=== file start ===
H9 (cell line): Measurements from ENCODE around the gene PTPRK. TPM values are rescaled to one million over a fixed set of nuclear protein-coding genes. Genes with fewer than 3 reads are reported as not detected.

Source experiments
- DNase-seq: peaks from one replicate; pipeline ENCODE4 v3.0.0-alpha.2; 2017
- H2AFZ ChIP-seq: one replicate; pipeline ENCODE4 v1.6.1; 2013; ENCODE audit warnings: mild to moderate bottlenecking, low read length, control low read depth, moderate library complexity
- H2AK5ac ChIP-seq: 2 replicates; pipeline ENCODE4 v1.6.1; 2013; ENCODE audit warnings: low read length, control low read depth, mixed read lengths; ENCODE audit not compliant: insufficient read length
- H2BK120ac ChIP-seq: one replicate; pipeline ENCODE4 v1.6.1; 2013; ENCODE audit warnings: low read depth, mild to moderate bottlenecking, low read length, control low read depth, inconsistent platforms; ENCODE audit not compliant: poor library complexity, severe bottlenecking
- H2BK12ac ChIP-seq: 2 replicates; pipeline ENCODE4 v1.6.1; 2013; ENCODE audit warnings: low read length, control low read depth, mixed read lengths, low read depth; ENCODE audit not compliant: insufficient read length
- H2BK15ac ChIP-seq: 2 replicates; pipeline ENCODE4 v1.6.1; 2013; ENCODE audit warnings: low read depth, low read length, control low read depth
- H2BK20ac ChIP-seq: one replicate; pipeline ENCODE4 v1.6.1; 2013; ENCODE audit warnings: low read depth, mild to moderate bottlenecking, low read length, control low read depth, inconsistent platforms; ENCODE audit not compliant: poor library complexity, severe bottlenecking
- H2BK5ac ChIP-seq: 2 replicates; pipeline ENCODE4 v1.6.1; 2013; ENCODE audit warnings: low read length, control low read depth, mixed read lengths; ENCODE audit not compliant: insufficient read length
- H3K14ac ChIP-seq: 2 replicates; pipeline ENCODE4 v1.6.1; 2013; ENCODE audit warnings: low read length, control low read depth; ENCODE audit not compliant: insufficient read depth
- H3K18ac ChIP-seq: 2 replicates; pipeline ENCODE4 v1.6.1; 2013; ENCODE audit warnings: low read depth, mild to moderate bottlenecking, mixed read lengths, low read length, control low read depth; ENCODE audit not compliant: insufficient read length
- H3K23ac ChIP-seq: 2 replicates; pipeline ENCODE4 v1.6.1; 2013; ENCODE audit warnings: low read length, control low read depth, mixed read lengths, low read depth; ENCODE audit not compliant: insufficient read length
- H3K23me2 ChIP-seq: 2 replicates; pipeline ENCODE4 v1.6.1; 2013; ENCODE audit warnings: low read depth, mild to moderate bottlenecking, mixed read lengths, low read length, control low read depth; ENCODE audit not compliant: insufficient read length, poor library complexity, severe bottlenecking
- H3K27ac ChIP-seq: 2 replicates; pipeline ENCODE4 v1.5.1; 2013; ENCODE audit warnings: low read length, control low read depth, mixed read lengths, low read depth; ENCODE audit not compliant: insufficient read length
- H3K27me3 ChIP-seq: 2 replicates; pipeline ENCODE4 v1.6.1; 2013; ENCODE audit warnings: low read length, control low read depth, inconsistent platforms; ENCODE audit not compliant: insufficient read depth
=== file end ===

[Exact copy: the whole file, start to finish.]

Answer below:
H9 (cell line): Measurements from ENCODE around the gene PTPRK. TPM values are rescaled to one million over a fixed set of nuclear protein-coding genes. Genes with fewer than 3 reads are reported as not detected.

Source experiments
- DNase-seq: peaks from one replicate; pipeline ENCODE4 v3.0.0-alpha.2; 2017
- H2AFZ ChIP-seq: one replicate; pipeline ENCODE4 v1.6.1; 2013; ENCODE audit warnings: mild to moderate bottlenecking, low read length, control low read depth, moderate library complexity
- H2AK5ac ChIP-seq: 2 replicates; pipeline ENCODE4 v1.6.1; 2013; ENCODE audit warnings: low read length, control low read depth, mixed read lengths; ENCODE audit not compliant: insufficient read length
- H2BK120ac ChIP-seq: one replicate; pipeline ENCODE4 v1.6.1; 2013; ENCODE audit warnings: low read depth, mild to moderate bottlenecking, low read length, control low read depth, inconsistent platforms; ENCODE audit not compliant: poor library complexity, severe bottlenecking
- H2BK12ac ChIP-seq: 2 replicates; pipeline ENCODE4 v1.6.1; 2013; ENCODE audit warnings: low read length, control low read depth, mixed read lengths, low read depth; ENCODE audit not compliant: insufficient read length
- H2BK15ac ChIP-seq: 2 replicates; pipeline ENCODE4 v1.6.1; 2013; ENCODE audit warnings: low read depth, low read length, control low read depth
- H2BK20ac ChIP-seq: one replicate; pipeline ENCODE4 v1.6.1; 2013; ENCODE audit warnings: low read depth, mild to moderate bottlenecking, low read length, control low read depth, inconsistent platforms; ENCODE audit not compliant: poor library complexity, severe bottlenecking
- H2BK5ac ChIP-seq: 2 replicates; pipeline ENCODE4 v1.6.1; 2013; ENCODE audit warnings: low read length, control low read depth, mixed read lengths; ENCODE audit not compliant: insufficient read length
- H3K14ac ChIP-seq: 2 replicates; pipeline ENCODE4 v1.6.1; 2013; ENCODE audit warnings: low read length, control low read depth; ENCODE audit not compliant: insufficient read depth
- H3K18ac ChIP-seq: 2 replicates; pipeline ENCODE4 v1.6.1; 2013; ENCODE audit warnings: low read depth, mild to moderate bottlenecking, mixed read lengths, low read length, control low read depth; ENCODE audit not compliant: insufficient read length
- H3K23ac ChIP-seq: 2 replicates; pipeline ENCODE4 v1.6.1; 2013; ENCODE audit warnings: low read length, control low read depth, mixed read lengths, low read depth; ENCODE audit not compliant: insufficient read length
- H3K23me2 ChIP-seq: 2 replicates; pipeline ENCODE4 v1.6.1; 2013; ENCODE audit warnings: low read depth, mild to moderate bottlenecking, mixed read lengths, low read length, control low read depth; ENCODE audit not compliant: insufficient read length, poor library complexity, severe bottlenecking
- H3K27ac ChIP-seq: 2 replicates; pipeline ENCODE4 v1.5.1; 2013; ENCODE audit warnings: low read length, control low read depth, mixed read lengths, low read depth; ENCODE audit not compliant: insufficient read length
- H3K27me3 ChIP-seq: 2 replicates; pipeline ENCODE4 v1.6.1; 2013; ENCODE audit warnings: low read length, control low read depth, inconsistent platforms; ENCODE audit not compliant: insufficient read depth